Baked Penne and Smoked Sausage -- Quad-Cities Online Recipe Book
Search Recipes

Submit a recipe
 

Main Dishes:

Baked Penne and Smoked Sausage

Comment on this recipe

Ingredients

1 package (16 ounces) smoked sausage
1 can (10-3/4 ounces) cream of celery soup
1-1/2 cups milk
4 cups penne pasta, cooked (2-1/2 cups uncooked)
1 cup shredded mozzarella cheese
1-1/2 cups cheddar French fried onions
1 cup frozen peas

Instructions

Heat oven to 375 degrees. Cut sausage into 1/4-inch slices and brown in skillet; drain. Combine soup and milk in 3-quart casserole dish. Stir in pasta, sausage, 1/2 cup cheese, 1/2 cup French fried onions and peas. Bake 30 minutes until hot; stir. Top with remaining cheese and onions. Bake 3 minutes until golden. Makes 6 servings.

Sheila Schultz
Hillsdale



Local events heading








  Today is Wednesday, April 23, the 113th day of 2014. There are 252 days left in the year.

1864 — 150 years ago: Some persons are negotiating for 80 feet of ground on Illinois Street with a view of erecting four stores thereon. It would serve a better purpose if the money was invested in neat tenement houses.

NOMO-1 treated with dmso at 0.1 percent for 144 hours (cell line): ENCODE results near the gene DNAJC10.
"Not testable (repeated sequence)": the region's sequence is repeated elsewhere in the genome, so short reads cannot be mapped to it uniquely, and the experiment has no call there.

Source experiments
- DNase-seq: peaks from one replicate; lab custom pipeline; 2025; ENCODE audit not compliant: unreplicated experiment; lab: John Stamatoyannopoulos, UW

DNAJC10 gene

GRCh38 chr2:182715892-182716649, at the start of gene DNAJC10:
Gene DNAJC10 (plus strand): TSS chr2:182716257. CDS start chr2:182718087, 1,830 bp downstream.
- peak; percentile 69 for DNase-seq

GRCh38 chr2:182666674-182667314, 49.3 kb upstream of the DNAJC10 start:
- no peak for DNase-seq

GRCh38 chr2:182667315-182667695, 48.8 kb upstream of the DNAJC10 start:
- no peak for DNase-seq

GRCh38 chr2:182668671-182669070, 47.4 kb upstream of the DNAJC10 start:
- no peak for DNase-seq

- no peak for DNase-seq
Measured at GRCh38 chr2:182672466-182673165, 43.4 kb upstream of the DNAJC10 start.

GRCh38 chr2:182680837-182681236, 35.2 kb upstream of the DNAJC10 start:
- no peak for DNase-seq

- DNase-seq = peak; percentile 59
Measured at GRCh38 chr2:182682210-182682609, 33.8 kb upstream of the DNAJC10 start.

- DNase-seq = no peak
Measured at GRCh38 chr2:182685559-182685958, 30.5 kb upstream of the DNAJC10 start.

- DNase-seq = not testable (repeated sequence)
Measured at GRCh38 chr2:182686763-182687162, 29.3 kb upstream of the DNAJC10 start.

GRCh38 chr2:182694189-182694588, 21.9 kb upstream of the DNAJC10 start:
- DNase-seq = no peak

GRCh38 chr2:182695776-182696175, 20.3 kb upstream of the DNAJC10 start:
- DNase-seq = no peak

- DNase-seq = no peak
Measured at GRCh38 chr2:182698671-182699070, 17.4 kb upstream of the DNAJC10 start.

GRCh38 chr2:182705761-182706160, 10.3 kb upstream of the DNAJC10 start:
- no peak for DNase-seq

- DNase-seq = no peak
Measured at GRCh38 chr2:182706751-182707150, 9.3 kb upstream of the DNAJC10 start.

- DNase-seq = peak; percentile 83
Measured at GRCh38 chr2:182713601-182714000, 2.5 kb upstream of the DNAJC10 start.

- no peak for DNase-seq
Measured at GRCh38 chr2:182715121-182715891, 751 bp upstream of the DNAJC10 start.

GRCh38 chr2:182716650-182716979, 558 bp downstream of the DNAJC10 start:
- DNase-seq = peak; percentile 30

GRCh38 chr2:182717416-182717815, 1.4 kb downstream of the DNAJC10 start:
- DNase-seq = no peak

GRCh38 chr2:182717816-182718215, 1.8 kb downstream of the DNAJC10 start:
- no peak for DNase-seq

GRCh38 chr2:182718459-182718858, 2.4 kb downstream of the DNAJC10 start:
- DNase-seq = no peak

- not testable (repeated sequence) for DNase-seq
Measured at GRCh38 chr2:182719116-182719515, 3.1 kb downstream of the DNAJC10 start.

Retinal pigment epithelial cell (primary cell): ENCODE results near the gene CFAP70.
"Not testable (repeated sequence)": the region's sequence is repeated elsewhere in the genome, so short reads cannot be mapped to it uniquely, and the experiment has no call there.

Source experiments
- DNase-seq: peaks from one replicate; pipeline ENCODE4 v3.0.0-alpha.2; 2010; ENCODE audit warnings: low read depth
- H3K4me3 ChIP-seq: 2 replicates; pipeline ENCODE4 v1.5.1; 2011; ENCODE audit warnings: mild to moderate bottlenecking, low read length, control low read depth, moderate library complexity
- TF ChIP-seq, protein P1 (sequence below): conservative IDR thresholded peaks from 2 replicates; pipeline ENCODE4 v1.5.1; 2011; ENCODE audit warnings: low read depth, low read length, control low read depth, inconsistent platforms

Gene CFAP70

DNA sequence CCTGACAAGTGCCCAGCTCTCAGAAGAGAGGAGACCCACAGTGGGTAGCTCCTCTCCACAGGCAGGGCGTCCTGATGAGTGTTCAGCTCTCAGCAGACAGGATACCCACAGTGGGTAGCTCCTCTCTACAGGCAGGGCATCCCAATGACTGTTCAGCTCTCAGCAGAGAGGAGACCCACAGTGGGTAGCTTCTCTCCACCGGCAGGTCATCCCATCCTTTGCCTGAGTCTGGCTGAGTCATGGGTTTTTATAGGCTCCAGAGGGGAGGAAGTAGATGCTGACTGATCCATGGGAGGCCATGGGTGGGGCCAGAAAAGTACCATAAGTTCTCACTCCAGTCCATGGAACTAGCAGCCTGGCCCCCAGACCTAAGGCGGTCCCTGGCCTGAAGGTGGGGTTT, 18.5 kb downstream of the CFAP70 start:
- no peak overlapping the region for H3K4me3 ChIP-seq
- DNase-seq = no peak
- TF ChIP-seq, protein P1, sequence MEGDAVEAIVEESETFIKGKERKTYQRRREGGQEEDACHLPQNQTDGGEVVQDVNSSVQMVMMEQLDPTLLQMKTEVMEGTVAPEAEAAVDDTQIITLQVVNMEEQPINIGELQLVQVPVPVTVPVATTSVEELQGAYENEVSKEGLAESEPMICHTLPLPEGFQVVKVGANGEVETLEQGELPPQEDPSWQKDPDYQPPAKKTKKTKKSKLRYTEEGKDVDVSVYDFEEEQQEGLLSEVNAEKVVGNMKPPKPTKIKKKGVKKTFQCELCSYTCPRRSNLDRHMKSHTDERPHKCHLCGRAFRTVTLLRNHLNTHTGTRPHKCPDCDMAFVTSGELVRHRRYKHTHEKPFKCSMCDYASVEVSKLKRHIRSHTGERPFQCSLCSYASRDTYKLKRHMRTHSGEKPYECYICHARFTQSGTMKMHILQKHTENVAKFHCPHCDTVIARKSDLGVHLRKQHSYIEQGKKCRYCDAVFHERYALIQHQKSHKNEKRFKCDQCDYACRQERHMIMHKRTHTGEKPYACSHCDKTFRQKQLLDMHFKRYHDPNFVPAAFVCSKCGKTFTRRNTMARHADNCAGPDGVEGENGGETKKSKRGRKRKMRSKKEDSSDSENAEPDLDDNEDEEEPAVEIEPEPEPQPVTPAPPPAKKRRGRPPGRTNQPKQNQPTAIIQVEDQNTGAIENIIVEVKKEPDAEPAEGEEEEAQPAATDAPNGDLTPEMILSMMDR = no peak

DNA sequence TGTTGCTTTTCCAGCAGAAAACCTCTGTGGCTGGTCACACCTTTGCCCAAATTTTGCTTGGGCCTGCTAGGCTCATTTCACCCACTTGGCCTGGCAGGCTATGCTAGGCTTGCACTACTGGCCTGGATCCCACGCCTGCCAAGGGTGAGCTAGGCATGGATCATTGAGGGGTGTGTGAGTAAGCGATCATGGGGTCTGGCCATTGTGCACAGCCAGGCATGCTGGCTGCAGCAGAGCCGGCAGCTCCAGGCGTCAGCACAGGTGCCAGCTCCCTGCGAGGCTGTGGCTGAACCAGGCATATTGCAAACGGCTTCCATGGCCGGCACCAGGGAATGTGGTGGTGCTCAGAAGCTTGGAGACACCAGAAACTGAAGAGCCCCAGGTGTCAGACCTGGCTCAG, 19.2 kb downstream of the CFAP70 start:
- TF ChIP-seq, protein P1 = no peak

1889 — 125 years ago: The Central station, car house and stables of the Moline-Rock Island Horse Railway line of the Holmes syndicate, together with 15 cars and 42 head of horses, were destroyed by fire. The loss was at $15,000.
1914 — 100 years ago: Vera Cruz, Mexico, after a day and night of resistance to American forces, gradually ceased opposition. The American forces took complete control of the city.
1939 — 75 years ago: Dr. R. Bruce Collins was reelected for a second term as president of the Lower Rock Island County Tuberculosis Association.
1964 — 50 years ago: Work is scheduled to begin this summer on construction of a new men's residence complex and an addition to the dining facilities at Westerlin Hall at Augustana College.
1989 — 25 years ago: Special Olympics competitors were triple winners at Rock Island High School Saturday. The participants vanquished the rain that fell during the competition, and some won their events; but most important, they triumphed over their own disabilities.




(More History)